Pacific Nortwest Indian American-Tribes and Reservations

Timeline created by marianaalonso
In History
  • Puyallup Tribe

    Puyallup Tribe
    The Puyallup are a Native American tribe from western Washington state, U.S.A. They settled onto reservation lands in what is today Tacoma, Washington, in late 1854, after signing the Treaty of Medicine Creek.
  • Nisqually Reservation

    Nisqually Reservation
    The tribe moved onto their reservation east of Olympia, Washington in late 1854 with the signing of the Medicine Creek Treaty.
  • Tulalip Reservation

    Tulalip Reservation
    The Tulalip people settled onto reservation lands after signing the Point Elliott Treaty with the former |Washington Territory on January 22, 1855. The reservation is the western half of the Marysville Tulalip community. Marysville is an incorporated city and lies east of Interstate 5. Tulalip is a reservation and it lies west of Interstate 5. The Marysville School District serves both the reservation and the city.
  • Makah Reservation

    Makah Reservation
    Was established by the Treaty of Neah Bay on January 31 of 1855.
  • Yakama Reservation

    Yakama Reservation
    This reservation was established by the Treaty of Walla Walla on June 9 of 1855.
  • Snoqualmie Tribe

    Snoqualmie Tribe
    The Snoqualmie are a group of Coast Salish Native American peoples from the Snoqualmie Valley in east King and Snohomish Counties in Washington state. The Snoqualmie settled onto the Tulalip Reservation after signing the Point Elliott Treaty with the Washington Territory in 1855.
  • Hoh Tribe and Reservation

    Hoh Tribe and Reservation
    Hoh is a Native American tribe in western Washington state in the United States. The tribe lives on the northwest corner of Washington on the Olympic Peninsula. The Hoh moved onto the Hoh Indian Reservation, 47°44′31″N 124°25′17″W at the mouth of the Hoh River, on the Pacific Coast of Jefferson County, after the signing of the Quinault Treaty on July 1, 1855.
  • Quileute Tribe and Reservation

    Quileute Tribe and Reservation
    The Quileute (pronounced /ˈkwɪli.uːt/),[1] also known as the Quillayute (pronounced /kwɨˈleɪ.uːt/), are a Native American people in western Washington state in the United States, currently numbering approximately 750. The Quileute people settled onto the Quileute Indian Reservation after signing the Quinault Treaty in 1855. It is located near the southwest corner of Clallam County, Washington at the mouth of the Quillayute River on the Pacific coast.
  • Lummi Tribe and Reservation

    Lummi Tribe and Reservation
    The Lummi were forcibly moved to reservation lands after the signing of the Point Elliott Treaty in 1855. The reservation has a land area of 54.378 km² (20.996 sq mi), which includes the Lummi Peninsula, and uninhabited Portage Island.
  • Skokomish Indian Reservation

    Skokomish Indian Reservation
    The tribe moved onto the Skokomish Indian Reservation in the central part of modern-day Mason County, Washington near the Skokomish River around 1855. The reservation has a land area of 21.244 km² (8.2022 sq mi) and a 2000 census resident population of 730 persons. Its major community is Skokomish.
  • Swinomish Reservation

    Swinomish Reservation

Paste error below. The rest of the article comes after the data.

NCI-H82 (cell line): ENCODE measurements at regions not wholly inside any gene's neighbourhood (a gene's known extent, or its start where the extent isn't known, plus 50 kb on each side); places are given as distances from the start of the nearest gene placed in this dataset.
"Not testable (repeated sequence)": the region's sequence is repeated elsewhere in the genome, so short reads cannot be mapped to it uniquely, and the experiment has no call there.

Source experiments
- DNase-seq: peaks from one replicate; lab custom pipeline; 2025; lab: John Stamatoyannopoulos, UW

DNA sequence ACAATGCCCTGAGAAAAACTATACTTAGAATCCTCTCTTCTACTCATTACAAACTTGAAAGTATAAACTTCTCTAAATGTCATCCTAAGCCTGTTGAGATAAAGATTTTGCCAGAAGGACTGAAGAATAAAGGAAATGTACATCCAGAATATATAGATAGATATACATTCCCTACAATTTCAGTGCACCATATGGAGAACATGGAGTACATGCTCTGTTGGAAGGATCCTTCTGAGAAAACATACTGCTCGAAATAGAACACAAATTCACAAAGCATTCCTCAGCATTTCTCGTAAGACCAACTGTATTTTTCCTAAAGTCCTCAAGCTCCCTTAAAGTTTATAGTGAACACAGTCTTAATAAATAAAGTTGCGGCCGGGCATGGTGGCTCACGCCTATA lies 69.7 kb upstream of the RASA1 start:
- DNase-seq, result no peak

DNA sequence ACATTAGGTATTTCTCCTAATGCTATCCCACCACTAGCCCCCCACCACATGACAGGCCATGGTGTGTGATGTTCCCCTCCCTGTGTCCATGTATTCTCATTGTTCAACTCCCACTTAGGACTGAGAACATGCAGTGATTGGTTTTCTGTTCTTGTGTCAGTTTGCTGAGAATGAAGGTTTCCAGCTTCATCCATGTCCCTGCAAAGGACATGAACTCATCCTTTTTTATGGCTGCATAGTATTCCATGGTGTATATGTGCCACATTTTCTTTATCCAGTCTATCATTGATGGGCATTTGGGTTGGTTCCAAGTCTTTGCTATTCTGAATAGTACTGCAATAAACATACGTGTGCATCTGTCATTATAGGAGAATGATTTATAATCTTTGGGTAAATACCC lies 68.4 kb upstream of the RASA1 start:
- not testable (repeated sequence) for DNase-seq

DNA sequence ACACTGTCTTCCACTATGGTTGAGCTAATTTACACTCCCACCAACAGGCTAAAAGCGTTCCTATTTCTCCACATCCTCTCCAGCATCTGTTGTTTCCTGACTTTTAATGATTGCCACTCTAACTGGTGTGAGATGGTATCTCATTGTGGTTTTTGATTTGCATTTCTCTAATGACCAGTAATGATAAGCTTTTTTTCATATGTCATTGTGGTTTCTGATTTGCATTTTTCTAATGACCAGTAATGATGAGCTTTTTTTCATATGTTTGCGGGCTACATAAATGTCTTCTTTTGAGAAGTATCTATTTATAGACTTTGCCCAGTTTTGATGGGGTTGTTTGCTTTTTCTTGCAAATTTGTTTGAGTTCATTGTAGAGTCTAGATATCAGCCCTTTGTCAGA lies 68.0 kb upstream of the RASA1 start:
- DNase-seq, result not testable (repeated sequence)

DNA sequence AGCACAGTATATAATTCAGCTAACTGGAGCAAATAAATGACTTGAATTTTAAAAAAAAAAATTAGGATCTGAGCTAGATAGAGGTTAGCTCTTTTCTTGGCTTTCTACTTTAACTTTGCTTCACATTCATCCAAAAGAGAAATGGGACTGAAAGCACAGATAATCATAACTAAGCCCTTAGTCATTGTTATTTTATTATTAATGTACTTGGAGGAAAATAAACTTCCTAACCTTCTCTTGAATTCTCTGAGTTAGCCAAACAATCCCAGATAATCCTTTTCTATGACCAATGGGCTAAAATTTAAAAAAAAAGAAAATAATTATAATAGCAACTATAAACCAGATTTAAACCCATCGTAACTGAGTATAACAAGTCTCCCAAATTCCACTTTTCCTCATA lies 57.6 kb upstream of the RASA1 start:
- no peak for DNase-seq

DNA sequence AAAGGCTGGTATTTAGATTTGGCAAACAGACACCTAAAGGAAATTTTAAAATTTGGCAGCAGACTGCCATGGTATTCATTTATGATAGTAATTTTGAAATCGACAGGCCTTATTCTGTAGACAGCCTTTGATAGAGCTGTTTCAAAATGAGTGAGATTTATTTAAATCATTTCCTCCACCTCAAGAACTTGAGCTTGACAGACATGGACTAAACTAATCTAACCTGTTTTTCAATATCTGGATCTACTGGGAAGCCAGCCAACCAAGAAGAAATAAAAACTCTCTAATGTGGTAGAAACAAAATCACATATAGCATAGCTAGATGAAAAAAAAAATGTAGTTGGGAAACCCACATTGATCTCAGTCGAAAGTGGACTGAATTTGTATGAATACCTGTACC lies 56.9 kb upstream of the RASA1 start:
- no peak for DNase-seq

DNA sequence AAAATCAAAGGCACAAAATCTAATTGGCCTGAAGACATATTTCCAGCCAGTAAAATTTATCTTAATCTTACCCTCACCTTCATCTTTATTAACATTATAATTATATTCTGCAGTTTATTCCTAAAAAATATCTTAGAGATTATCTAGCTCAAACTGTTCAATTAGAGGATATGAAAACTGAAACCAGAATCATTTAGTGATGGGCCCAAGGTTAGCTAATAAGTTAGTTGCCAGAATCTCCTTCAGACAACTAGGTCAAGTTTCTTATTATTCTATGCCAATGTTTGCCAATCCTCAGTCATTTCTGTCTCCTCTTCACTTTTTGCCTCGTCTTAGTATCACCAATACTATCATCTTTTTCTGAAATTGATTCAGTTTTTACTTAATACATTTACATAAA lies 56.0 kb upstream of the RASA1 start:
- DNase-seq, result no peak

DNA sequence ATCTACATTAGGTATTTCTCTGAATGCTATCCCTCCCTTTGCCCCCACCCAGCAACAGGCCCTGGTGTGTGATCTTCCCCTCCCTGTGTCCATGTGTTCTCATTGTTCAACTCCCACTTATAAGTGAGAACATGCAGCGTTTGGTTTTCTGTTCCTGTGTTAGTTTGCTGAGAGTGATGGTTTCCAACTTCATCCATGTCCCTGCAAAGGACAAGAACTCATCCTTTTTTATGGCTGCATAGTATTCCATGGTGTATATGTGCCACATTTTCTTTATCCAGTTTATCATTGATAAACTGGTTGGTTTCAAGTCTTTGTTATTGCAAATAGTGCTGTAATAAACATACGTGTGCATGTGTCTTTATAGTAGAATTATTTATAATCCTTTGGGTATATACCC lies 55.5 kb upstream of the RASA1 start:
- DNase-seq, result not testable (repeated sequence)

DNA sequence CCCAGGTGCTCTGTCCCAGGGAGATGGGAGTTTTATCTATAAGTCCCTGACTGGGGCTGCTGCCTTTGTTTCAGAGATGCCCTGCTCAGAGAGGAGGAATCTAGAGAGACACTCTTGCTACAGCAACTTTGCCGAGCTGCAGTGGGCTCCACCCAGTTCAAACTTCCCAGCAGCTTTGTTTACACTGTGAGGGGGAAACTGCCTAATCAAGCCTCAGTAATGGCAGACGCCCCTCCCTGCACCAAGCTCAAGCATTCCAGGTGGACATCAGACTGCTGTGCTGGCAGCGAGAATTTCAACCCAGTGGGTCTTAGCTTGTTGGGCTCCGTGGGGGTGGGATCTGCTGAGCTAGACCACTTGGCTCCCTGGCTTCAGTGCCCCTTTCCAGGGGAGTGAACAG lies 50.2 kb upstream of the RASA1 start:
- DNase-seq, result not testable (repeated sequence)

The Swinomish Indian Reservation, at 48°24′01″N 122°31′38″W, has a land area of 12.116 sq mi (31.381 km²) and a 2000 census resident population of 2,664 persons, with 23% being full-blood Native Americans.
    The Swinomish moved onto reservation lands after the signing of the Point Elliott Treaty in 1855.
  • Squaxin Island Tribe

    Squaxin Island Tribe
    The tribe moved onto their reservation in modern-day Mason County, Washington, in 1855. The Squaxin Island Tribe was one of the first Native American tribes in the U.S. to enter into the Self Governance Demonstration Project with the federal government.
  • Chehalis Reservation

    Chehalis Reservation
    The Chehalis people settled on their current Chehalis Indian Reservation along the Chehalis River in 1860.
  • Quinault Reservation

    Quinault Reservation
    The Quinault Indian Reservation, at 47°25′05″N 124°08′19″W, is located on the Pacific coast of Washington, primarily in northwestern Grays Harbor County, with small parts extending north into southwestern Jefferson County. It has a land area of 819.294 km² (316.331 sq mi) and reported a resident population of 1,370 persons as of the 2000 census. The Quinault people settled onto reservation lands after signing the Quinault Treaty with the former Washington Territory in 1856.
  • Spokane Tribe

    Spokane Tribe
    From 1860 onward, the Spokane shared the fate of numerous other tribes in the Northwest and elsewhere. Land-hungry homesteaders poured into the Plateau region and forced off the original inhabitants. Indians from disparate tribes were concentrated onto reservations, which compromised their tribal identity.
  • Shoalwater Bay Reservation

    Shoalwater Bay Reservation
    President Andrew Johnson designated The Shoalwater Bay Reservation in 1866.
  • Colville Reservation

    Colville Reservation
    President Grant issued an Executive Order on April 9, 1872, to create an "Indian Reservation" consisting of several million acres of land, containing rivers, streams, timbered forests, grass lands, minerals, plants and animals. People from 11 tribes, including the Colville, the Nespelem, the San Poil, Lakes, Palus, Wenatchi, Chelan, Entiat, Methow, southern Okanogan, and the Moses Columbia, were "designated" to live on the newly created Colville Indian Reservation.
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    Muckleshoot Tribe

    Was established by: Executive orders on January 20 of 1857, and April 9 of 1874. 39 Indians have been allotted 3,191.97 acres.